Methodologically, I am interested in the application of causal inference to machine learning and text analysis under a Bayesian framework. Substantively, I use the interaction between microeconomic models and empirical work to study political economy, with particular focus on party institutionalization and elections in authoritarian regimes.
1) Autocrats’ Toolkit: Policy Bias and Political Instability in Electoral Authoritarian Regimes
(Please email me for the most recent draft.) We extend the Stigler-Peltzman theory of government regulation to authoritarian regimes in order to develop a more general “general theory of regulation.” Policy is affected by politicians’ marginal rate of substitution between producers’ and consumers’ support. In the political market, leaders are either responsive to the highly organized special interests for monetary support, or to the mass for electoral support, which is manifested in votes in democracies, and lack of protests in the context of authoritarian regimes. Using panel data of 2,729 country-years over the period of 1972–2010, we find evidence that incumbent regimes display different patterns in agricultural regulations, dependent on whether they are under the special interest pressure from producers, or “electoral” pressure from consumers: Authoritarian leaders lower food price in order to maintain stability in the urban area, while democratic leaders are more likely to pass regulations that favor the highly organized agricultural producers. We also demonstrate that the effect of civil unrest on regime policy is short-run in authoritarian regimes, which suggests that autocrats use policy concession as an instrument when they have little incentive for institutionalization. This finding sheds light on the growing literature on authoritarian rule.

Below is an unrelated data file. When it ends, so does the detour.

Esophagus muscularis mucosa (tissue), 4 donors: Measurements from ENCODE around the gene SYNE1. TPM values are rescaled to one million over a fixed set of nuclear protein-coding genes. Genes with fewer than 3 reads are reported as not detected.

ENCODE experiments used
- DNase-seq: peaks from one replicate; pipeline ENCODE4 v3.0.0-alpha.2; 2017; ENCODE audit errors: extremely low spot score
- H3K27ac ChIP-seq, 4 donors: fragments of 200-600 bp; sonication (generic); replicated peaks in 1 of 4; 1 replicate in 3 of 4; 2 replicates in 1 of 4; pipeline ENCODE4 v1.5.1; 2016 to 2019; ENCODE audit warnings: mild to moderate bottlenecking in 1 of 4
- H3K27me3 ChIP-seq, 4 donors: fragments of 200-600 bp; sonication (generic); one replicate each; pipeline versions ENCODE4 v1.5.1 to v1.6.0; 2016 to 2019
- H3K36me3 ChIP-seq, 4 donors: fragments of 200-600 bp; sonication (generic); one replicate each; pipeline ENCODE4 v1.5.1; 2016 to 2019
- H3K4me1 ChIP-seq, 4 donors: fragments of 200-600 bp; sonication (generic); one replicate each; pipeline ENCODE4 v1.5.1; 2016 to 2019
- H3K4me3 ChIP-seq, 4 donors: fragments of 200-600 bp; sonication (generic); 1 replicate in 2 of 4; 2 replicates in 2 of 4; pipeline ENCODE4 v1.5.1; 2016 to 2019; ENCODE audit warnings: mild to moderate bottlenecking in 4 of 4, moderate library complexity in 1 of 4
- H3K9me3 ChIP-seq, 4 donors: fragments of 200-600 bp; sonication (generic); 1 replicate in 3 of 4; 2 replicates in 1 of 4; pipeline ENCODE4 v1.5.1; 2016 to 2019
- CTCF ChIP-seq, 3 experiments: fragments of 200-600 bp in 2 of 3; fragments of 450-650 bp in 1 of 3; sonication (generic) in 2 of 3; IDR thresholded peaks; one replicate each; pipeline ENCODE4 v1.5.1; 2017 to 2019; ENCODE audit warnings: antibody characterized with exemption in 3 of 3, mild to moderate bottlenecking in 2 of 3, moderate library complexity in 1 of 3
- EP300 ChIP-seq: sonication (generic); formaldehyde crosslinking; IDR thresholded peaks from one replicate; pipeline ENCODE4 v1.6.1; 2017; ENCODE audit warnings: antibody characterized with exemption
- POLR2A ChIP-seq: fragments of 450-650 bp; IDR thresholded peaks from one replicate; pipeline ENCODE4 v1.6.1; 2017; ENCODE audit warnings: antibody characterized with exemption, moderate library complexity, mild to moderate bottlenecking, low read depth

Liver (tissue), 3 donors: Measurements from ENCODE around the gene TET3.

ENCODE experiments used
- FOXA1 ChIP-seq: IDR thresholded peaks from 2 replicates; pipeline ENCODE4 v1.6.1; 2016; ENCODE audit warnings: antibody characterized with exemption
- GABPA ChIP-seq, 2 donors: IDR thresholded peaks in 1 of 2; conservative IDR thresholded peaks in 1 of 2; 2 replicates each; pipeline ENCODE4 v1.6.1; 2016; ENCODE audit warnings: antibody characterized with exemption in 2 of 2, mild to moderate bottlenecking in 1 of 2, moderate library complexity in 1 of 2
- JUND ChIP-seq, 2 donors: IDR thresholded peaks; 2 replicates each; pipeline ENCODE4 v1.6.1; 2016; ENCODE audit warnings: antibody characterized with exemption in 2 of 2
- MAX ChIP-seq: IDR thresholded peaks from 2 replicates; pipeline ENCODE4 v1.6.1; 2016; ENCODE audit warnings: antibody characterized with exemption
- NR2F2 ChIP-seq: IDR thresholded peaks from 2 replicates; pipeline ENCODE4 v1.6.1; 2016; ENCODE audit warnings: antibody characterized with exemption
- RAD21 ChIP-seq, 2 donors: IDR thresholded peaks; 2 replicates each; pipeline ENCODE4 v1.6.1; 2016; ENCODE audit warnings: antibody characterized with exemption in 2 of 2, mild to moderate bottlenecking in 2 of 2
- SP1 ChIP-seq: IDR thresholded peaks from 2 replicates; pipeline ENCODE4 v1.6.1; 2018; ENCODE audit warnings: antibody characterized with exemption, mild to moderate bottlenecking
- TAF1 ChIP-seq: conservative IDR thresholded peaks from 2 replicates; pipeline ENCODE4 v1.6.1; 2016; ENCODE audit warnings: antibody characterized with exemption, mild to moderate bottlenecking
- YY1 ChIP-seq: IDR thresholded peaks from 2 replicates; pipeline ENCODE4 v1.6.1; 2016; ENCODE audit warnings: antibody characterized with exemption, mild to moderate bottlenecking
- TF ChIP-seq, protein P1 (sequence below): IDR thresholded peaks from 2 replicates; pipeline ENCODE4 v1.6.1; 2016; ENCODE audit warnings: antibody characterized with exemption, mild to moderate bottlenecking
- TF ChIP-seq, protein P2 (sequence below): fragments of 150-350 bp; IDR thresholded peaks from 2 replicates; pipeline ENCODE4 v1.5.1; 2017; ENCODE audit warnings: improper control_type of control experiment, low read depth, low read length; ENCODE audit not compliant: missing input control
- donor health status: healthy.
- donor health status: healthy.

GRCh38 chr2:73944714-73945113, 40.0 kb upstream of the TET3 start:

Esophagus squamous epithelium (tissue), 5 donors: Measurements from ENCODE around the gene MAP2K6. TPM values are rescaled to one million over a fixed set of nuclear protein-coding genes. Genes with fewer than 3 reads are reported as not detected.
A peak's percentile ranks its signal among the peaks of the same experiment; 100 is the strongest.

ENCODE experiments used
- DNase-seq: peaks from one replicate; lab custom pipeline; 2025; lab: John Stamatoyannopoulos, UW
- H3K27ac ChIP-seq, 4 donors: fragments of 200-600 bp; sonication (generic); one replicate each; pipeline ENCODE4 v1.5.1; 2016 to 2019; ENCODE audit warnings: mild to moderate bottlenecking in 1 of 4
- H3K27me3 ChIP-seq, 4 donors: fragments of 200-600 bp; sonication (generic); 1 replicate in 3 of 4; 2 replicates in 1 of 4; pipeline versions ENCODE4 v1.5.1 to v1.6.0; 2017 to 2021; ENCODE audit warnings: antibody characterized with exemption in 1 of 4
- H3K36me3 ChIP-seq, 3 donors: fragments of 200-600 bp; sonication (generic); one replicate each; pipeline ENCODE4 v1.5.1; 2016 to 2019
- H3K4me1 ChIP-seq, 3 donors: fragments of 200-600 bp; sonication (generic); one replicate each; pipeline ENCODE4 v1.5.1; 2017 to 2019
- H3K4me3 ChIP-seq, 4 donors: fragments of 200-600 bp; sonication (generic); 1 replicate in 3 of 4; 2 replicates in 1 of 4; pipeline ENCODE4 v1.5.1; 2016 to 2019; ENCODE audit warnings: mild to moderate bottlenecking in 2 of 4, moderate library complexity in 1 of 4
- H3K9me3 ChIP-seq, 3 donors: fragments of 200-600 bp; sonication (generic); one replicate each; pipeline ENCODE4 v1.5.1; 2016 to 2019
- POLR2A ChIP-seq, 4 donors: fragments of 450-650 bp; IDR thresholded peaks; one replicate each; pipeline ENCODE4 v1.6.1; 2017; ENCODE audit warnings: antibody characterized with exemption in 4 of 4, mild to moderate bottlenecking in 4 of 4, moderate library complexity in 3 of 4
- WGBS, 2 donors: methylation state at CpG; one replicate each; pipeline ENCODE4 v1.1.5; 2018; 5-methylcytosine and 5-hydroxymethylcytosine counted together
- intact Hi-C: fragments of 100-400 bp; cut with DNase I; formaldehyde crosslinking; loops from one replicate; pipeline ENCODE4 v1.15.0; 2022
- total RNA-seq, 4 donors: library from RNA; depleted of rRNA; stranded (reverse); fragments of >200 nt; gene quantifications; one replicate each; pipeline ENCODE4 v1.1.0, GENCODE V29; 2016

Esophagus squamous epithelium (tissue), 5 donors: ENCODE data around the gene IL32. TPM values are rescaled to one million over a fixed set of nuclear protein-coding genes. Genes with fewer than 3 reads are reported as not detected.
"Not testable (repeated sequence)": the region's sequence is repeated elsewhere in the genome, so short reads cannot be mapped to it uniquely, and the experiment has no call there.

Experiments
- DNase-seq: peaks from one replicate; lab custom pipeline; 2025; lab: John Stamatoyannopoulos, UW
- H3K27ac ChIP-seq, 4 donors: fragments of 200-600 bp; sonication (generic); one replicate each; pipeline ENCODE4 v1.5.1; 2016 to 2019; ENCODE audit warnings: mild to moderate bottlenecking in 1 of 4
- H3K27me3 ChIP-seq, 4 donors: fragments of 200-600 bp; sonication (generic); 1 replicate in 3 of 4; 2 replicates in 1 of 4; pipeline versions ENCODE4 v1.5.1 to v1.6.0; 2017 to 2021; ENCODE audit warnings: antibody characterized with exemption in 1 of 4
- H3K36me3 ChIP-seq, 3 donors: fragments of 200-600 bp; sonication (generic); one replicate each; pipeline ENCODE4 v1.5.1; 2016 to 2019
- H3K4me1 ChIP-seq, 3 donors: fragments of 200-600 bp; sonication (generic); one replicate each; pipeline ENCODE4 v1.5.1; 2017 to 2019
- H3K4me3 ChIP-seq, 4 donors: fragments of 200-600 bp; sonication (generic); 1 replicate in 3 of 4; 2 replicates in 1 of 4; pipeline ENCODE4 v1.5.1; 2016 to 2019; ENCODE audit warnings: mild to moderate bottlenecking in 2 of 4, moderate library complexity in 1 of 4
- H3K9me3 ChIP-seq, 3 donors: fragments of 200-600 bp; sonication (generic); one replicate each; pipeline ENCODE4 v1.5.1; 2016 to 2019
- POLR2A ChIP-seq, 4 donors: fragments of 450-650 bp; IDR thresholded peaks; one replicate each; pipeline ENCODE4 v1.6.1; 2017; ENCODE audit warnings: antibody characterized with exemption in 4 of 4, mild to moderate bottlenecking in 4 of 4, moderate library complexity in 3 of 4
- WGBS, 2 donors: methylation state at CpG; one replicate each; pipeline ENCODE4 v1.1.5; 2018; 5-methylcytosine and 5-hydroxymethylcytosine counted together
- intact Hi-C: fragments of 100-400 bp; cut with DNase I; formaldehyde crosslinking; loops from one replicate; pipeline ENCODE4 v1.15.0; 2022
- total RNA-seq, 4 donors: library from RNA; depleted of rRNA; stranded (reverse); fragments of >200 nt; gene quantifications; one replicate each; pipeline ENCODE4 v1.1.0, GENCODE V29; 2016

Work in Progress
Apathy by Choice: Strategic Disengagement in Authoritarian Regimes